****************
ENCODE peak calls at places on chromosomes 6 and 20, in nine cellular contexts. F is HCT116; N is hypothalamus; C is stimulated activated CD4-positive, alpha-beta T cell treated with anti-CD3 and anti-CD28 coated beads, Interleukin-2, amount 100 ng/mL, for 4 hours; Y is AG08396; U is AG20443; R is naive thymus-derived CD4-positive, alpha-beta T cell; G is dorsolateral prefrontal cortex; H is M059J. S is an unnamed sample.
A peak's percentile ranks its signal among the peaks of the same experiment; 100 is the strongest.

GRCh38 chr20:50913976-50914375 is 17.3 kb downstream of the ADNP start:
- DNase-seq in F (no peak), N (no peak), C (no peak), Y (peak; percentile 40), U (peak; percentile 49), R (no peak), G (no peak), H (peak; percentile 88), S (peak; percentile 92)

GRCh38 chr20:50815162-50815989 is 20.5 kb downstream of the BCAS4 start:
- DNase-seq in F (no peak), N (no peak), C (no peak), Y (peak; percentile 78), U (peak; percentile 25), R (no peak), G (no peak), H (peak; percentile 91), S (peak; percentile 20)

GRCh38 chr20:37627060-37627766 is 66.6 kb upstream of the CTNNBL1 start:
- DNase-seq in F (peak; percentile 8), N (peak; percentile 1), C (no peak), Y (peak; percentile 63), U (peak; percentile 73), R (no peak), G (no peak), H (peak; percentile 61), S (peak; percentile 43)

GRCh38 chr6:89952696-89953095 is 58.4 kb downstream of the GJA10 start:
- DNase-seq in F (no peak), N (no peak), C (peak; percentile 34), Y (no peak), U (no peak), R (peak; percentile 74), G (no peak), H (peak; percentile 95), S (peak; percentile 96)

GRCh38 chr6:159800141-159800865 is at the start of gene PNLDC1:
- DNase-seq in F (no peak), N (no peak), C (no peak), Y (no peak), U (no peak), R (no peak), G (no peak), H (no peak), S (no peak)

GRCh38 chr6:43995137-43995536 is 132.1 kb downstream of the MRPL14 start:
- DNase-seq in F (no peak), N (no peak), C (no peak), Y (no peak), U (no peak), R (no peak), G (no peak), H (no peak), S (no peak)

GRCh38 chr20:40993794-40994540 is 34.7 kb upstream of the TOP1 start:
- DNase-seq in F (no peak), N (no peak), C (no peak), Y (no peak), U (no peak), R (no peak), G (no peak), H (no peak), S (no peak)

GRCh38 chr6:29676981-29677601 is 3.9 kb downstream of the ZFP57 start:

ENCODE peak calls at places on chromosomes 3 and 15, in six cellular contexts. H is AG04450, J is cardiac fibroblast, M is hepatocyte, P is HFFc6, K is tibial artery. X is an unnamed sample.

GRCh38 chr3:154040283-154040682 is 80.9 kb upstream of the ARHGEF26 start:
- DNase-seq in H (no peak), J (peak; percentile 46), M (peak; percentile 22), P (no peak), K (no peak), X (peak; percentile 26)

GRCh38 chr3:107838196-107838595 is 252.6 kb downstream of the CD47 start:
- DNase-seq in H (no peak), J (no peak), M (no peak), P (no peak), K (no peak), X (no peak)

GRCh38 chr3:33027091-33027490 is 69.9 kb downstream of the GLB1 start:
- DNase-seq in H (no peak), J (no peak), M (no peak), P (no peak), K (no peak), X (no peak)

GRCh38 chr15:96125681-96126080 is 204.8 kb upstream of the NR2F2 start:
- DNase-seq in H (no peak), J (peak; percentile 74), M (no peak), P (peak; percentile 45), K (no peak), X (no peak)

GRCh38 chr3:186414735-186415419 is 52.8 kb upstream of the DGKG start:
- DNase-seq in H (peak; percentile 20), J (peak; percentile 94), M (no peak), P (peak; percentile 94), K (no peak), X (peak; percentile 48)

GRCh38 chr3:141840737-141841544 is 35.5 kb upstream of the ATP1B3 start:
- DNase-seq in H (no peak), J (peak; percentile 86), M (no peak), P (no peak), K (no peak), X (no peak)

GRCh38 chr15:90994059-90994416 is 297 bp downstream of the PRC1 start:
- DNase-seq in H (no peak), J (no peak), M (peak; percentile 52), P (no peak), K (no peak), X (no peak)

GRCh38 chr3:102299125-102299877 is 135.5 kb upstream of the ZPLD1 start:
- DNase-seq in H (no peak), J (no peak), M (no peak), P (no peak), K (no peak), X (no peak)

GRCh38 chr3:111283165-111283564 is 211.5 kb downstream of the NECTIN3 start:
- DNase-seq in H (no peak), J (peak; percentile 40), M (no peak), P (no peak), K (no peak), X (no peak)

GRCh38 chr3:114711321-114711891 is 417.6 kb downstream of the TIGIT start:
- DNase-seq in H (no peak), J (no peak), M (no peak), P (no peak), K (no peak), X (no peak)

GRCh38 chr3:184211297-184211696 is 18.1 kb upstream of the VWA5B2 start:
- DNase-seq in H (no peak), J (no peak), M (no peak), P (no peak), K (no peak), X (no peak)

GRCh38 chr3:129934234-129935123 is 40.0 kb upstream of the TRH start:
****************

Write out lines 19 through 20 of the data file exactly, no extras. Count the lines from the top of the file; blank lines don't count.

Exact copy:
GRCh38 chr3:154040283-154040682 is 80.9 kb upstream of the ARHGEF26 start:
- DNase-seq in H (no peak), J (peak; percentile 46), M (peak; percentile 22), P (no peak), K (no peak), X (peak; percentile 26)